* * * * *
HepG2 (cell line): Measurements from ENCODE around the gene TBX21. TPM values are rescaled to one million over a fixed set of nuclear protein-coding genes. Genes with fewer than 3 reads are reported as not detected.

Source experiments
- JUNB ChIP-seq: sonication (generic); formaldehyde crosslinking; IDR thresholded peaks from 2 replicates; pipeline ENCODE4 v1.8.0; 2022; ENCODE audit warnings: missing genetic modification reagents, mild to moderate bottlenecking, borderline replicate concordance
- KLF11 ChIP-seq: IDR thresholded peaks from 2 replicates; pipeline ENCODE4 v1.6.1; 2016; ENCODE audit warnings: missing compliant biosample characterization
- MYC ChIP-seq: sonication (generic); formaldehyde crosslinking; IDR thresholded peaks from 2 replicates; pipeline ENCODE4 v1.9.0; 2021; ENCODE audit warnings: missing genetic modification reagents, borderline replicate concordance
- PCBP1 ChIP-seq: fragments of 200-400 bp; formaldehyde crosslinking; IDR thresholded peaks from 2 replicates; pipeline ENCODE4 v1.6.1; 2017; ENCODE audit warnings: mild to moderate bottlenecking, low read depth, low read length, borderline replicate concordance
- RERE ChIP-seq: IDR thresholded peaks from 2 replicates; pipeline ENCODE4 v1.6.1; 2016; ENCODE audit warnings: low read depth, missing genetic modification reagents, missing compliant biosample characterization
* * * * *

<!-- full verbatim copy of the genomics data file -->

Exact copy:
HepG2 (cell line): Measurements from ENCODE around the gene TBX21. TPM values are rescaled to one million over a fixed set of nuclear protein-coding genes. Genes with fewer than 3 reads are reported as not detected.

Source experiments
- JUNB ChIP-seq: sonication (generic); formaldehyde crosslinking; IDR thresholded peaks from 2 replicates; pipeline ENCODE4 v1.8.0; 2022; ENCODE audit warnings: missing genetic modification reagents, mild to moderate bottlenecking, borderline replicate concordance
- KLF11 ChIP-seq: IDR thresholded peaks from 2 replicates; pipeline ENCODE4 v1.6.1; 2016; ENCODE audit warnings: missing compliant biosample characterization
- MYC ChIP-seq: sonication (generic); formaldehyde crosslinking; IDR thresholded peaks from 2 replicates; pipeline ENCODE4 v1.9.0; 2021; ENCODE audit warnings: missing genetic modification reagents, borderline replicate concordance
- PCBP1 ChIP-seq: fragments of 200-400 bp; formaldehyde crosslinking; IDR thresholded peaks from 2 replicates; pipeline ENCODE4 v1.6.1; 2017; ENCODE audit warnings: mild to moderate bottlenecking, low read depth, low read length, borderline replicate concordance
- RERE ChIP-seq: IDR thresholded peaks from 2 replicates; pipeline ENCODE4 v1.6.1; 2016; ENCODE audit warnings: low read depth, missing genetic modification reagents, missing compliant biosample characterization